Tinder background check: Concerns raised over data storage | Blue Mountains Gazette | #tinder | #pof


I have an admission to make.

When people make general reference to swiping left or swiping right, I never know which is the correct direction.

Having been married since 1995 I have never had reason to download a dating app.

With 270 million people worldwide using dating apps, and with Tinder holding the highest market share and with revenue of US$1.4 billion, many people are immediately familiar with right to like and left to reject.

The latest feature coming to Tinder is the ability to perform a background check on one of your matches. The app will collect public records and reports of violence or abuse including arrests, convictions, restraining orders, harassment and other violent crimes.

It won’t disclose traffic violations or, interestingly, drug possession charges.

It sounds like a good feature to me but it does raise some interesting questions.

Tinder has consistently emphasised that personal information, such as date of birth or surname, is not shared.

To perform a background check, you would need to first find out a surname and phone number.

Presumably if you were going to meet up with a match, sharing those details would seem like a sensible first step.

Going to the next level, are we slowly entering the world of George Orwell’s 1949 novel, nineteen eighty-four?

First, a background check on a dating app.

Next, Qantas is using the CommonPass app to prove COVID-19 test results or proof of vaccination before you will be allowed on an international flight.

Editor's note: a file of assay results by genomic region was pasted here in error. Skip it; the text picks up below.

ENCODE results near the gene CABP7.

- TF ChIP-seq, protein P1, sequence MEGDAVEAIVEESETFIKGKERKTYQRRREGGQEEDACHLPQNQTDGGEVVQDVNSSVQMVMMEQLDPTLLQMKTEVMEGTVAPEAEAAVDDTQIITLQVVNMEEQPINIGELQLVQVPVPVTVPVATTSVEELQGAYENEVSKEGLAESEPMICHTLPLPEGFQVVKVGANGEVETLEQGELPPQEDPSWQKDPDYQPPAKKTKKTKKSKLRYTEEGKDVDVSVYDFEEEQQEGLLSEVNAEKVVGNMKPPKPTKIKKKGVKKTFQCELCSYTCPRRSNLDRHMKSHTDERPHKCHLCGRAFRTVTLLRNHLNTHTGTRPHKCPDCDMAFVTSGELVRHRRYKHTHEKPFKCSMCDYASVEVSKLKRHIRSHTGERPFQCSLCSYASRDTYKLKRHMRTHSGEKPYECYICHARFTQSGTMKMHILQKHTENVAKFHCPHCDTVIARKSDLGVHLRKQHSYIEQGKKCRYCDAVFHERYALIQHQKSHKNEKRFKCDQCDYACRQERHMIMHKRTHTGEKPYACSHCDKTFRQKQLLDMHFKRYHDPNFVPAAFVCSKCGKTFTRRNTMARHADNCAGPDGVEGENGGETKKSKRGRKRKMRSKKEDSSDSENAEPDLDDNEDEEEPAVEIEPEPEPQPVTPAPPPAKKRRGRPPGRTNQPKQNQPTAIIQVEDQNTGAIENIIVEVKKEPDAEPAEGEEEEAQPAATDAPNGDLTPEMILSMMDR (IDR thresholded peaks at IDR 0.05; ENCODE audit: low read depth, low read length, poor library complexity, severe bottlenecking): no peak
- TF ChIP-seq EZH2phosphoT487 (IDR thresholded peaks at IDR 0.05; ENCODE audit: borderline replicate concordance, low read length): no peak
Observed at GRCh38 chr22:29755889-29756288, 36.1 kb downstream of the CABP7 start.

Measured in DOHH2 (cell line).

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The International Air Transport Association (IATA) is also trialling its IATA Travel Pass with similar objectives.

In NSW we need to scan in with the Service NSW app before we can have a cup of coffee at a café.

Privacy groups across the world would normally be shouting from the treetops about this invasion but, throw a pandemic in to the mix, and suddenly people are a little more relaxed with their data storage.

Which brings us to the most important point.

Whilst I would hope in a democratic society, we can trust our governments to store and use data in a safe way, when we start to look at how many private organisations are storing data about individuals, the fear factor raises up a few notches.

Then add in the potential hacks that could occur. Service NSW admitted in February this year that data stored by the department was compromised with details of 104,000 individuals being released.

Scams are on the increase with the Australian Competition and Consumer Commission revealing that Australians lost $20.8 million in scams last month.

The most concerning of these is the $1.5 million lost in ID theft. If scammers steal your credit card details, it is frustrating and annoying but typically the losses are minimal and you will be issued with a new credit card.

If someone steals your ID though, it is not so easy to change your date of birth and full name. It can take many months to try and get your life back.

What is the solution? Become a hermit? Hide your money under the mattress?

In our modern society, I think it is difficult to refuse to live in a connected world.

So many of our day-to-day activities rely on our electronic details.

All we can do is be aware of the risks of the connected world we live in and demand that our governments and organisations we use treat our information as if our lives depend on it – in many cases they do.

Tell me where you would escape to if the hermit life called for you at ask@techtalk.digital.

  • Mathew Dickerson is a technologist and futurist and the founder of several technology start-ups.





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